Figure 2 — Infographic: Worldwide Usage of Open Source Web Browsers (June 2022)
At PSPDFKit, we adopted the use of the open source platform PDFium within our tools and APIs for developers. And with that, let’s address another myth.
Myth #2 — PDFium Is an Insecure PDF Rendering Engine
Now, without getting into the technical details of the various PDF specifications and how PDF toolkits (such as PSPDFKit) work, understand that PDF tools and toolkits are typically split into two parts. One part reads and processes the text and binary information encapsulated inside a PDF document (this part is typically called the PDF parser). The other part is responsible for taking the parsed information (text, images, etc.) inside the PDF document and visualizing it for the user (this part is called the PDF renderer).
Figure 3 — The Architecture for PDF Tools Such as PSPDFKit Is Split Into Two Parts: PDF Parsers and PDF Renderers
Now, although we evidently demonstrated the widespread and ubiquitous use of open source technology, some may argue that, in particular, the open source PDF renderer PDFium is inherently insecure. So, again, let’s look at the facts.
Fact #2 — Some of the Biggest Companies in the World Participate in the Community to Contribute to (or Use) PDFium Today
I love arguing this point because I can let the facts speak for themselves. Guess what Google, Microsoft, Amazon, Dropbox, and (yes) PSPDFKit all have in common? All of us are either contributors to the publicly available PDFium open source project, and/or we directly embed PDFium in the products we create for our end users. That’s a fact.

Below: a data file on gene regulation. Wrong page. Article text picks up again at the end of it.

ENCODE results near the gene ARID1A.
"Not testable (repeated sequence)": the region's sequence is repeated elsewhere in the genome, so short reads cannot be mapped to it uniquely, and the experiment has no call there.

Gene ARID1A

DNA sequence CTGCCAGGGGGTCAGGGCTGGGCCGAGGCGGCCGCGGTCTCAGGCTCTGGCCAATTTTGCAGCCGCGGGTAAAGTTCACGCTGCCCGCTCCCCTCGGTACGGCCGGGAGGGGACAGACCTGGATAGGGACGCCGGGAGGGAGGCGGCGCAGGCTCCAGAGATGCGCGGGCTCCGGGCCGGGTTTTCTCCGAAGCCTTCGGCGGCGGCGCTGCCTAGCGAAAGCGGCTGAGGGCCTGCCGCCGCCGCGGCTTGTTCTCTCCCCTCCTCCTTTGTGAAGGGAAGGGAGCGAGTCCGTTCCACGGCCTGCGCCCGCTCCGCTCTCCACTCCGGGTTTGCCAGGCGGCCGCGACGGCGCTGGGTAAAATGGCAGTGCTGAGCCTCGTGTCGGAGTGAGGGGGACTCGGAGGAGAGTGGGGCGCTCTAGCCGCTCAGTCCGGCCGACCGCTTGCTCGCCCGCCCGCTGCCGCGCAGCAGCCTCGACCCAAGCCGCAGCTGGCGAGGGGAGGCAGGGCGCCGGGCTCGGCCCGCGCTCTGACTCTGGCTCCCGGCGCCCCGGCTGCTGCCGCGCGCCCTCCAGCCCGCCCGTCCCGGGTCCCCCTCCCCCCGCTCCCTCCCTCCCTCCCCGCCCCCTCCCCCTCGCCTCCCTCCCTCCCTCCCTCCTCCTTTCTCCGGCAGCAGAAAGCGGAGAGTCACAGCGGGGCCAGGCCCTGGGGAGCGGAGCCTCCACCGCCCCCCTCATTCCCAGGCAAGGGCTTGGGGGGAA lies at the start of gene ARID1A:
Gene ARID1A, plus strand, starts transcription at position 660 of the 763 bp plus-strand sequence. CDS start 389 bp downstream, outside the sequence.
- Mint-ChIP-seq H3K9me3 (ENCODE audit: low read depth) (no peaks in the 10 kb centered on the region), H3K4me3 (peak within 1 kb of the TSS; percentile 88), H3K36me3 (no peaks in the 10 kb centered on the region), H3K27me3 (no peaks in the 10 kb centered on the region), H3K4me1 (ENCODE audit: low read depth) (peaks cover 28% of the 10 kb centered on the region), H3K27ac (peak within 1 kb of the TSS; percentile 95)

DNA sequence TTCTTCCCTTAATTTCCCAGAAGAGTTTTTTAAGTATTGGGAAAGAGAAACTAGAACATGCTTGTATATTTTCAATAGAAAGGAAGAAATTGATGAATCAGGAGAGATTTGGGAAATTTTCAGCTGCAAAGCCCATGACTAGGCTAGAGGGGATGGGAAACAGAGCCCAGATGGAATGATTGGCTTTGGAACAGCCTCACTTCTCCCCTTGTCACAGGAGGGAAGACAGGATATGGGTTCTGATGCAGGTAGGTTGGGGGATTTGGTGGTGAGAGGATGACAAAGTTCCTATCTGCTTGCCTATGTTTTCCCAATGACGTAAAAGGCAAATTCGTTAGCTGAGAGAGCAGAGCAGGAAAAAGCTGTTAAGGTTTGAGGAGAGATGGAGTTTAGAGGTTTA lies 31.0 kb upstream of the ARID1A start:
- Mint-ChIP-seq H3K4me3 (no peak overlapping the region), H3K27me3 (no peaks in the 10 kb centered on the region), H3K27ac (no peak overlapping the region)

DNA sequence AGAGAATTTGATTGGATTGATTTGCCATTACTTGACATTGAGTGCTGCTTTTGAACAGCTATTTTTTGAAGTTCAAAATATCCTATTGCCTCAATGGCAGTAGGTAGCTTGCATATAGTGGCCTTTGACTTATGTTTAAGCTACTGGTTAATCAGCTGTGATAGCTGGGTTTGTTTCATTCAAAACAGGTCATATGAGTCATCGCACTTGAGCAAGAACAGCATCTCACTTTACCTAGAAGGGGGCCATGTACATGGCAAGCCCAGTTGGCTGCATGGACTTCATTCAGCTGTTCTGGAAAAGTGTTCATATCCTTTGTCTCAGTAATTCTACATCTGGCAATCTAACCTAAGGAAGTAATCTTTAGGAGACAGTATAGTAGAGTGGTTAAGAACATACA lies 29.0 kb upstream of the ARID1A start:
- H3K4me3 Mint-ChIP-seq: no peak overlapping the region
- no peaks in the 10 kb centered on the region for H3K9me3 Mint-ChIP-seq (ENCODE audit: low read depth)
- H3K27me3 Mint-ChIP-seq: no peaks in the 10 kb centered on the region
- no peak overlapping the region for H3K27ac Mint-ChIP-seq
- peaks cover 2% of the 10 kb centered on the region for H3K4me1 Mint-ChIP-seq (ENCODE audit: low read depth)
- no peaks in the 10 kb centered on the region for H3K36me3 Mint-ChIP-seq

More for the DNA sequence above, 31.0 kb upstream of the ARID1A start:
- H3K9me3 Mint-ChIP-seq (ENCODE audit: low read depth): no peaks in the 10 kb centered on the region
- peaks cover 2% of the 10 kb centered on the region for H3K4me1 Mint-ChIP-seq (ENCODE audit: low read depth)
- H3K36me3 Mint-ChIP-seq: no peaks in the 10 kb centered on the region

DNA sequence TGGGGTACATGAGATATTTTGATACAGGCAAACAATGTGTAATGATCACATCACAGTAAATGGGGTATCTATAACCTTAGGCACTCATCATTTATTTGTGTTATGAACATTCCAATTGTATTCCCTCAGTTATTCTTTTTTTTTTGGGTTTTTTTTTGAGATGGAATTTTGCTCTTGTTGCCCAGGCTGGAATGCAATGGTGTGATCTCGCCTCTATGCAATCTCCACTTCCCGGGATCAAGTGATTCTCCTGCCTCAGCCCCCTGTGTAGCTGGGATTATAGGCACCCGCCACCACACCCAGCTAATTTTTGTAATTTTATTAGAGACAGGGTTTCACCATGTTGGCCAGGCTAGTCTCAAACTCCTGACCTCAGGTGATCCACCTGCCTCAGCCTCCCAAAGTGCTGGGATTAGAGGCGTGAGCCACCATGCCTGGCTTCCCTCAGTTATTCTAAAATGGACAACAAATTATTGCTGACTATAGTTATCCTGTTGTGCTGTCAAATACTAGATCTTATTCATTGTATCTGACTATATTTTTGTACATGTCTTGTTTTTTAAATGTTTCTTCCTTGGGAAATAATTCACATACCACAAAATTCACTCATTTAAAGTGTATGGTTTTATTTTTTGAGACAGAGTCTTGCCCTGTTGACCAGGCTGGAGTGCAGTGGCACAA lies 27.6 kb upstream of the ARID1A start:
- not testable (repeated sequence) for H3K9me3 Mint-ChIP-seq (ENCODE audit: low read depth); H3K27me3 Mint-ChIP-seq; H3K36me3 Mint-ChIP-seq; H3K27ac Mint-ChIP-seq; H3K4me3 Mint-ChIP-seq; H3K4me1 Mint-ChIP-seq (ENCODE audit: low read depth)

Google uses PDFium inside Chrome (the most widely used browser in the world).
Microsoft uses PDFium inside Edge (the default web browser in Windows 10 and 11).
Amazon uses PDFium inside Amazon Echo and Fire TV products.
Dropbox uses PDFium inside its client tools to preview files.
Figure 4 — PSPDFKit Participates in a Community of Users and Contributors to the Open Source PDFium Project, Alongside Google, Microsoft, Amazon, and Dropbox
Fact #3 — PDFium Is an Active and Well-Maintained Open Source Project
As an active member of this vibrant and evolving community, PSPDFKit is passionate about and dedicated to the success, stability, and security of the open source PDFium project, which is continuously maintained and improved with new features that are channeled back to our customers.
Have you ever heard the phrase, “If you want to go FAST, then go alone, but if you want to go FAR, then go together?”
This is the mindset I instill in every employee at PSPDFKit, and it’s why we participate in the community of PDFium users and contributors. In this community, each company has its own business case and reasoning for embedding PDFium within individual platforms, however, we’re jointly committed to the success of the project.
I’m leading the charge with this first article in our Fact vs. Fiction series, and I strongly encourage you (the reader) to click on the links in the sources cited here to see the facts for yourself. At the end of the day, draw your own conclusion. 🙂